Recently I read where one complained that the Reformers (both of the Great Reformation and more recent varieties) made claims to antiquity which are not simply borne out in fact. This particular issue had to do with the reforms of the Mass in the wake of Vatican II by those scholars who appeared to know antiquity as well as they knew the present moment.
On the one hand the charge laid against the Great Reformers is that they actually knew little of the early church, of the writings of the fathers, or of the liturgical state of affairs in the early church. Of course, this is not quite true. For example, the Lutheran Confessions are replete with references to the fathers and to councils to show that their position is not novelty but catholic. It is also true that if there is a lack of knowledge of the early church or liturgical development, as one more narrow example, it is because these things had been allowed to languish in a medieval church which thought the most important things of theology and liturgy happened in more recent history.
But there is another answer. That answer is that antiquity was not of one mind on everything, especially things liturgical. There are great gaps in the history that beg elucidation from people who can only speculate -- like the structural development of the Roman Canon. An appeal to antiquity can often allow you to cite competing and conflicting views. Surely this is in part because we want the ancients to speak with one voice, in one vocabulary, just as we would speak today. We want a formula that is precise and detailed. Yet that is what we do not find in early Christendom. It is not heresy to admit that the liturgical development in the West is neither clear nor logical and it is certainly not well documented. So we theorize and that theories we often propose are the fruit of our positions as much as the evidence of the past.
When I went to seminary, for example, it was fashionable among some theologians to claim that the substitutionary explanation of the atonement was late and the early church favored the Christus Victor way of describing what our Lord accomplished. But surely part of the issue is that modern theologians do not like the presuppositions of and the consequences to the idea of penal substitution. The reality is that early Christians spoke of Christ's work in a variety of ways and that penal substitution was woven into their thought as deeply and intricately as any other view or description.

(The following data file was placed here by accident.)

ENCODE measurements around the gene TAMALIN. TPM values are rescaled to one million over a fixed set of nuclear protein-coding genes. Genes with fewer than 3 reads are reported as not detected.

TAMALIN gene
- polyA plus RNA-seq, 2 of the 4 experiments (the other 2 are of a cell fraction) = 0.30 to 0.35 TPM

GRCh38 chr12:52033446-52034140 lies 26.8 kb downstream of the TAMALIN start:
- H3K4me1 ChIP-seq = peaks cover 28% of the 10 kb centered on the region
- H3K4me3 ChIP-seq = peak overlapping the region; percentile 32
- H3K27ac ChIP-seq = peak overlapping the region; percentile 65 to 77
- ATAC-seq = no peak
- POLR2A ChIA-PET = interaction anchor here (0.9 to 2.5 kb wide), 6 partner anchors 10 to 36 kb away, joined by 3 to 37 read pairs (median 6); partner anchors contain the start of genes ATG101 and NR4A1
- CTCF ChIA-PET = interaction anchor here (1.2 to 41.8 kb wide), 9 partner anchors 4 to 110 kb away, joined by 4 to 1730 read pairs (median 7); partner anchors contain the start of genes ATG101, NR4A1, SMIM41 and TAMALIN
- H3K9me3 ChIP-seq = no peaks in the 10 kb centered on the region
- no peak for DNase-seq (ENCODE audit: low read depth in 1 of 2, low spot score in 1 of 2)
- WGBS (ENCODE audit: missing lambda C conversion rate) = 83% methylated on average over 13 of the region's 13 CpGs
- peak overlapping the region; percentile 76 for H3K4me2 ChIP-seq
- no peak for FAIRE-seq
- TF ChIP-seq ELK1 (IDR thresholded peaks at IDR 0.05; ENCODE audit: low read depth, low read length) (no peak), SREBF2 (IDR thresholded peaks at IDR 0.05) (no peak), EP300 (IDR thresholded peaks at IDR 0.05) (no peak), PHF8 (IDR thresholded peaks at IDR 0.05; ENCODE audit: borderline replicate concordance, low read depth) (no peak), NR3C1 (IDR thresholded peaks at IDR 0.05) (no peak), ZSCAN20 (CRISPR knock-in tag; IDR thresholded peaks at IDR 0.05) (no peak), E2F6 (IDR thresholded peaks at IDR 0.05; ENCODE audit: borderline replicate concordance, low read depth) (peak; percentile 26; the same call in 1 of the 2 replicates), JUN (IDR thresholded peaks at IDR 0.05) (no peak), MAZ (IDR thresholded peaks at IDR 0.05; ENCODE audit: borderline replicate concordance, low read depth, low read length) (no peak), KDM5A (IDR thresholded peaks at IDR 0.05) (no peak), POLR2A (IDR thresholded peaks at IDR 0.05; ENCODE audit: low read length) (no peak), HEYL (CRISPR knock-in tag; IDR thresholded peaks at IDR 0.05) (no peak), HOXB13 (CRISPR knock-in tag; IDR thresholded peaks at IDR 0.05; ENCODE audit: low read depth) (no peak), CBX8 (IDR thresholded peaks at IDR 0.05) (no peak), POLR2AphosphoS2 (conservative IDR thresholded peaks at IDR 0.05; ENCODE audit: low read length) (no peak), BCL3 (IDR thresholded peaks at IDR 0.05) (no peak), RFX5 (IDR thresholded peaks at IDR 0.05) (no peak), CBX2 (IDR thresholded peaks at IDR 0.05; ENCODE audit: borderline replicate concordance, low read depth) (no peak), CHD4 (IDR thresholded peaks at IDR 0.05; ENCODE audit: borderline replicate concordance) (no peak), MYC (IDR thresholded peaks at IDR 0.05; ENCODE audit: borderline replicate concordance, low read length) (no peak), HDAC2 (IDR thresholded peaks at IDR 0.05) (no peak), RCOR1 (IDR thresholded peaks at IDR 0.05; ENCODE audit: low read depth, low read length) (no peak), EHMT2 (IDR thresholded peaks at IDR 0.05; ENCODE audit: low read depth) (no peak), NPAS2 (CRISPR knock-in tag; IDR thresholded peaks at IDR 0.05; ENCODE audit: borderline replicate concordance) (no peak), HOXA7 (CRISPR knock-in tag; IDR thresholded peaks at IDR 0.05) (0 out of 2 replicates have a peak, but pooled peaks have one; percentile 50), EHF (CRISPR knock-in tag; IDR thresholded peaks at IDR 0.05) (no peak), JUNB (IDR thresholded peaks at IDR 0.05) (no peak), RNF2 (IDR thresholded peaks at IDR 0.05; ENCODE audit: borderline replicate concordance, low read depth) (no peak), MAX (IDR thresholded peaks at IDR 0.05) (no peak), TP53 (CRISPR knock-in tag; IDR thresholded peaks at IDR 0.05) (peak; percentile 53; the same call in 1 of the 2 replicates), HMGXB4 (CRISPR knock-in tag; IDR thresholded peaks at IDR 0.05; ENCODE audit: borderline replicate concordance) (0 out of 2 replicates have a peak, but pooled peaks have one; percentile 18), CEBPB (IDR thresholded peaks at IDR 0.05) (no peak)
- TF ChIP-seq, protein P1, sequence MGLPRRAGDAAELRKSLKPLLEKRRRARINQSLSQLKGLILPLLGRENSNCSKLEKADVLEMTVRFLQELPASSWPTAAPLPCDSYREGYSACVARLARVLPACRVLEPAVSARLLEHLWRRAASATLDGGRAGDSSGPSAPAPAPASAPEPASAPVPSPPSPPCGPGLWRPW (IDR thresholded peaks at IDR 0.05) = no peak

So in liturgical theology and the history of rites, the presumption of some golden thread through history and some uniform stages of development for the mass has been the mask many have worn through the modern liturgical movement of reform. Reclaiming the past has been the motto but the past reclaimed is often strangely or not so strangely in line with the presuppositions of the one viewing the history. This has been especially true even of more modern evolutionary development and among Lutherans fighting their worship wars (some in the comments of this blog). Let me say that there is no perfect moment in which the forces came together to imagine a pristine and pure liturgy. It has been a history of development, loss, reclamation, deterioration, and renewal since Christ ascended. Why would the history of our rites and practices be different than the rest of our history as Christians?
Speaking as a Lutheran, I know our history is a mess. Yet within that mess of conflicting and competing claims of what is Lutheran and what is not, we are left with something more than historical nuance to guide us and that is voiced in the Lutheran Confessions. Keep all that we can without compromising the Gospel and yet do not legislate these as laws that demand obedience. Perhaps that is the Lutheran liturgical principle. Perhaps it is applicable beyond even Lutheranism. It is the tension of lex orandi lex credendi lived out in history. Antiquity informs and has a vote, to be sure. But we are not hot in pursuit of a pure treasure to be mined from some hidden source.
Rome has a slightly different history. Yes, Trent (after the Reformation) ruled the roost for 500 years and yet there were slight variations and rites that continued to live after Trent defined liturgy and dogma. There always were. But the problem of Rome is that Trent is not antiquity -- as much as some would want it to be. And Trent was tinkered with along the way before the great reform of a new Mass. So perhaps Rome could benefit, as Lutherans, from a ceasefire from the battlements of antiquity. Not everything that is added is terrible and not everything that was inherited is wonderful.
Antiquity can speak in various voices and not uniformly. The key in theology and liturgical development is not antiquity or improvisation but faithfulness. It would seem to me that this focus would be better than turning over every old rock to find a perfect model of dogma and liturgy or constantly reinventing what we look like on Sunday morning. We are our rites -- not because they are perfect -- because that is exactly how lex orandi lex credendi works. What we pray shapes what we believe and what we believe shapes how we pray. You cannot solve the tension by the rule of the past or the dictatorship of the present. They must be kept in tension with the binding of faithfulness. If that were to happen, things might be better for Christendom all around.